(AP/Michael Dwyer)

Bernie has a "socialist" problem: He's no wild-eyed radical, but it's rough out there for a socialist

Sanders has a lot of history and prejudice to overcome — most of it from the media and his own party

Simon Maloy
October 19, 2015 1:59PM (UTC)

It was inevitable that the question would come up. Last week’s 2016 Democratic primary debate was Vermont senator Bernie Sanders’ big debut on the national stage as a presidential candidate, and with all those eyes on him for the first time, CNN’s Anderson Cooper asked Sanders about his political self-identification. “You call yourself a democratic socialist,” Cooper said. “How can any kind of socialist win a general election in the United States?”

It’s a fair question, given that no self-identified socialist has ever won a general election. That’s not to say there haven’t been some noteworthy socialist campaigns — Eugene Debs ran for president several times and managed to pull in 6 percent of the popular vote in 1912, roughly one quarter of the support incumbent president William Howard Taft received on his way to defeat. There was a strong socialist political tradition in the United States before several decades of Cold Warring and Red Scare hysteria pushed the socialists way out of the political mainstream and turned the word “socialist” into little more than a talk-radio epithet.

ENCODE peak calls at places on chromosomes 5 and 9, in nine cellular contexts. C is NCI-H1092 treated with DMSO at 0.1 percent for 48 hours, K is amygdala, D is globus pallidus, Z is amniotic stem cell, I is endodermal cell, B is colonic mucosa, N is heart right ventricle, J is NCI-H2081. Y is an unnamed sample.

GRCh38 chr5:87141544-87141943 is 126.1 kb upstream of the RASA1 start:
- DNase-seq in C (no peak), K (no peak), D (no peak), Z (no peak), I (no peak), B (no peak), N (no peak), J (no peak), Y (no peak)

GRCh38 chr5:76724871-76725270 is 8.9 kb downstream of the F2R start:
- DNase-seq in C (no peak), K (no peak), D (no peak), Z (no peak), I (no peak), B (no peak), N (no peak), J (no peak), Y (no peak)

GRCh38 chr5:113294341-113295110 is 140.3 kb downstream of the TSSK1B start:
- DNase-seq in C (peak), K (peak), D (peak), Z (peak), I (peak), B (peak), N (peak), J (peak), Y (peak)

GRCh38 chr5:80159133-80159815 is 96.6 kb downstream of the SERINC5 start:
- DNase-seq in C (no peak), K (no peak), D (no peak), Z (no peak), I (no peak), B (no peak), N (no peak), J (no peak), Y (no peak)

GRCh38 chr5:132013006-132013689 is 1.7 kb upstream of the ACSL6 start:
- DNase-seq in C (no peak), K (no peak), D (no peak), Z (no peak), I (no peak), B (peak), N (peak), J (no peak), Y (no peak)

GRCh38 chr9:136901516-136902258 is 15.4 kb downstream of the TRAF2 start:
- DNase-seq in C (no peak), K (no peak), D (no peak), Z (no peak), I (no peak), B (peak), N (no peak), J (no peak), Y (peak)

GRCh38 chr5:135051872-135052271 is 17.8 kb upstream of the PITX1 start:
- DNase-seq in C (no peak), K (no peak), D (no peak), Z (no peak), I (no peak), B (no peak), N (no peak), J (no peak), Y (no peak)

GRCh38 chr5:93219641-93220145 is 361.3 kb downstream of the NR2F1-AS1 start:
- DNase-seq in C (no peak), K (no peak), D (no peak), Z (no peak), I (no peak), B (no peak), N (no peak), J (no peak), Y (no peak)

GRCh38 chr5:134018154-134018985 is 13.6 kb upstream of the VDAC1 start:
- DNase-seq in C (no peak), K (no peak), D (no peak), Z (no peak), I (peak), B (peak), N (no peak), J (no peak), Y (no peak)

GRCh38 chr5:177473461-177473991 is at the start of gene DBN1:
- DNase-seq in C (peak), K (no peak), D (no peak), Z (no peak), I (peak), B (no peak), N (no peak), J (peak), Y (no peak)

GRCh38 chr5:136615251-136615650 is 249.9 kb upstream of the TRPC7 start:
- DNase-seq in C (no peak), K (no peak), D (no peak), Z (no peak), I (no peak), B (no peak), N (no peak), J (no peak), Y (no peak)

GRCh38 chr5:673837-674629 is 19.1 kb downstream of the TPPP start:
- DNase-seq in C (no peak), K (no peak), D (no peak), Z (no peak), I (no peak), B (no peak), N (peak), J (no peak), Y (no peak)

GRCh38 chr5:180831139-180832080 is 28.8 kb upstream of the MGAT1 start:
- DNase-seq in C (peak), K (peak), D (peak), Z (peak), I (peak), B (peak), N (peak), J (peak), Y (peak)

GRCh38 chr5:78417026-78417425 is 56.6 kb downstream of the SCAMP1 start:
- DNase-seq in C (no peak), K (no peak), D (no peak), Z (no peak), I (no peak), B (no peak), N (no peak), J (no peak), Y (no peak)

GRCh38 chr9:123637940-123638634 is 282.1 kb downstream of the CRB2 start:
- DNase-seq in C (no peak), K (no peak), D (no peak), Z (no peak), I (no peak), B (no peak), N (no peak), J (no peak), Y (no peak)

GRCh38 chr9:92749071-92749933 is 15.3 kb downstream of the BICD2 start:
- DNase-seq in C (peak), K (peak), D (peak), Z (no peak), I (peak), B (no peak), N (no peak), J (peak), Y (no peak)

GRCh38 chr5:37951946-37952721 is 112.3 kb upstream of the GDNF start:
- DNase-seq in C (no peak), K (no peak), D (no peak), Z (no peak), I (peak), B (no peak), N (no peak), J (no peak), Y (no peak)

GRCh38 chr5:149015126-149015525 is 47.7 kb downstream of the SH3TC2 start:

Anyway, Bernie explained that his plan was to teach the country what democratic socialism means. He defined it as an ideology that combats the immorality of growing wealth concentration at the top and provides basic services — healthcare, paid parental leave — to all citizens. He cited, as he often does, the examples of Scandinavian countries, saying we can “learn from what they have accomplished for their working people.” When asked if he considered himself a capitalist, Sanders dodged, saying instead that he doesn’t subscribe to “casino capitalism” that perpetuates the “greed and recklessness” that “wrecked this economy.”

That’s when Hillary Clinton pounced and cast the role of the Democratic president as someone who champions small businesses and the middle class while “rein[ing] in the excesses of capitalism so that it doesn’t run amok.” That put Sanders in the position of having to clarify that of course he supports small and medium-sized businesses. “I think everybody is in agreement that we are a great entrepreneurial nation,” he said.

So now the “socialist” question is out there people are trying to figure out whether someone who freely uses the term to describe themselves stands any chance of winning over the American electorate. More moderate Democrats and Clinton supporters are, as you would imagine, circumspect about his chances. Sen. Claire McCaskill went on the radio last week and praised Sanders for “doing my party and our country a great service, by making the dialogue about things that really matter to a whole lot of Democrats and Americans.” But, she added, “I just don’t think somebody who calls himself a socialist is ultimately electable in this country — and I say that coming from a state where I’m confident Bernie would struggle because of how he identifies himself.” (This was a much more polite treatment of Sanders’ socialism than McCaskill has offered in the past.)